Eccentric Musings (jakaEM)

"I have undergone sharp discipline which has taught me wisdom; and then, I have read more than you would fancy." Emily Brontë


still figuring this place out - Jen W

25 following

Currently reading

Friend of My Youth
Alice Munro
Progress: 115/288 pages
Survival: A Thematic Guide to Canadian Literature
Margaret Atwood
The Things They Carried - Tim O'Brien The immensely powerful lessons and themes at the core of each of these seemingly simple, but carefully constructed stories is what takes this collection from 4 into solid 5-star range for me. Each one encloses a fragile heart that beats with emotional truth. Each is tightly focused on a brief moment in time, a key turning point or choice, a scene or relationship, sometimes in just 2 or 3 pages, and without exception each packs an enormous emotional and intellectual wallop.

Case in point: Bowker's circling the lake for hours in "Speaking of Courage," ruminating on the past, the futility of expressing his pain, and then carrying that to its logical extreme. Bowker becomes the archetypical post-Vietnam vet in his isolation and inability to (re-)connect with life and those who love him after returning home. He carries the past with him as an anchor, and it eventually weighs him down. The quiet desperation of his individual struggle is palpable and paints in relief society's failure to nurture and reintegrate the many soldiers who fought in such an unpopular, and unjust, war. It took many platoons of Bowkers for us to realize what we had to do to lessen the pain of future generations of soldiers--starting with being able to hold simultaneously two previously irreconcilable beliefs: that we can be anti-war without being anti-soldier.

The nebulous, shape-shifting middle-ground that O'Brien carves out between real truth and fictional or emotional truth is aided by his 'break through the fourth wall' technique of naming a central character Tim O'Brien, while being explicit that it is not the author. But it is the author--kind of. It is the author as everyman, as the unknown soldier, as a part of our collective unconscious. Blurring the lines between truth and fiction transforms the stories from a memoirist's reminiscences to a morality play that resonates with every reader, not just those who wore/wear a uniform. And this is important, because too often war stories, even the most powerful ones, alienate the average reader by creating a closed society of pain, horror and shared experience that those who have not lived through a war first-hand cannot enter. And if we all can't share the horror and bear the burden equally, then we cannot heal and we cannot learn the lessons of history to avoid repeating them.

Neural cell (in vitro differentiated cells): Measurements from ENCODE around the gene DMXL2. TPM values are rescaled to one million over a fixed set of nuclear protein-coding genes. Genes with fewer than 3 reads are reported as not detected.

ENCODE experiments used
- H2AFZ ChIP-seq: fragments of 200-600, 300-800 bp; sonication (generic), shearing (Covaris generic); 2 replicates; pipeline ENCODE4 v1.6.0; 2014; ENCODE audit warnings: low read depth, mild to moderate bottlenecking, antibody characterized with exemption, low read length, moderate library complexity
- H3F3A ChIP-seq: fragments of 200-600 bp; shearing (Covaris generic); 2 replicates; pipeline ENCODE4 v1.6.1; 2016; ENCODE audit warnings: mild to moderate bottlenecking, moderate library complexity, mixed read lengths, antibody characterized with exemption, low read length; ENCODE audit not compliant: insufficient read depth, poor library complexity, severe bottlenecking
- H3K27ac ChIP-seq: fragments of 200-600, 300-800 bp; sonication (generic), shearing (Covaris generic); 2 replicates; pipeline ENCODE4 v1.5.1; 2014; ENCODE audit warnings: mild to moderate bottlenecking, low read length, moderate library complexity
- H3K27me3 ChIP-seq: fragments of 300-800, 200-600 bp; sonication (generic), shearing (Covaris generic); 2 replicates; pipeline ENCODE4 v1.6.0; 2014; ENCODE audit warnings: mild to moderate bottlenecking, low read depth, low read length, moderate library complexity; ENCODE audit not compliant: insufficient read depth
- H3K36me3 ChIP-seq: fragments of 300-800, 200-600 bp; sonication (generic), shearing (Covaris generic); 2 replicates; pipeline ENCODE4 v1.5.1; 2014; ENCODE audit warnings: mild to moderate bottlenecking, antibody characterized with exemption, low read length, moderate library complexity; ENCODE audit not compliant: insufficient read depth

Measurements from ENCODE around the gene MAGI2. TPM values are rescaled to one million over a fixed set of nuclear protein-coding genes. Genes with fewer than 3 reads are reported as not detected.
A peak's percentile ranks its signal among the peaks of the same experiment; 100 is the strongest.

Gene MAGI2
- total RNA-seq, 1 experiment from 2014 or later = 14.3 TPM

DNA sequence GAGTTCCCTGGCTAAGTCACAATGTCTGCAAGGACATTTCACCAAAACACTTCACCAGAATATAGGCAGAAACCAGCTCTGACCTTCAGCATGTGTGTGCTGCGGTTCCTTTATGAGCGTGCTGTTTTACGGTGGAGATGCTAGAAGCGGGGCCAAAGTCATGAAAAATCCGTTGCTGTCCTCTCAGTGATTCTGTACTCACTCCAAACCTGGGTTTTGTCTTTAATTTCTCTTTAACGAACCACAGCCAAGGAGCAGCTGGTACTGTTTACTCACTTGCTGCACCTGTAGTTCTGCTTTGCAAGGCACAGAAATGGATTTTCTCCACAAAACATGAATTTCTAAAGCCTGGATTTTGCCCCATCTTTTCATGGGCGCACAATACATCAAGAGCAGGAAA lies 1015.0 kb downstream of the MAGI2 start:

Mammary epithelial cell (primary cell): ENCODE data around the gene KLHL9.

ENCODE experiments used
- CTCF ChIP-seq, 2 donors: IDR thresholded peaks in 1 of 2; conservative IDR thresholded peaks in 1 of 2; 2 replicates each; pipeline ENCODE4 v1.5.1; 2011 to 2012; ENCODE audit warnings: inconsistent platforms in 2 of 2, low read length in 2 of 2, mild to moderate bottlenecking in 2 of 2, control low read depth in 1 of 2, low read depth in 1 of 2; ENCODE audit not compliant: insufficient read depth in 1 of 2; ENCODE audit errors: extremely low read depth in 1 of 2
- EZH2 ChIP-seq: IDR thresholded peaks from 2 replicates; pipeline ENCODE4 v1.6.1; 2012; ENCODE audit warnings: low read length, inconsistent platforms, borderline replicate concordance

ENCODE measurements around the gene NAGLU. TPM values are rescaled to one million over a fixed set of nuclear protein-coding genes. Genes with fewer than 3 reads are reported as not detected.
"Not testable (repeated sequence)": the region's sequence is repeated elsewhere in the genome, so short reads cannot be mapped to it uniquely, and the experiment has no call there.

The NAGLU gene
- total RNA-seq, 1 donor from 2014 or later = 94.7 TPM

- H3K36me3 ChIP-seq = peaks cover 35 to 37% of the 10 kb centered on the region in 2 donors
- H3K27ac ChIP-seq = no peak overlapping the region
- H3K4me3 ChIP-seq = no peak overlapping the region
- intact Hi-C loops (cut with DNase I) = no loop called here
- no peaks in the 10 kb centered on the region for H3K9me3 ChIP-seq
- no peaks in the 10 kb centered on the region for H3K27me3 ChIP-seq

There is no such artificial barrier here in this collection of short stories that so evocatively describe the small and large cruelties of war, and the soul-destroying but also life-affirming possibilities inherent in facing random, unexpected death while fighting a war that neither the soldiers nor the general population believed in. O'Brien's explorations of courage and cowardice; camaraderie and cruelty; the friendships created and betrayed during war and after it are accessible to all. Where there is ambiguity of purpose, and lies to create a false justification for killing, there is apathy, depression and psychological damage. Character and integrity, or the lack of it--or in other words, human nature--is revealed.

I've not read anything else O'Brien has written (although I will be adding the rest of his work to my 'to-read' list), and so I may be wrong on this, but it is my sense that this is exactly the kind of writing about Vietnam that let a nation so badly scarred by the conflict begin the process of healing. There is a set of books and movies that escalated that process, and I suspect that this one--published in 1990--was among the most important.

In 2008, as the U.S. fights on in Iraq, these lessons will need to be re-taught and the healing will need to begin ... again.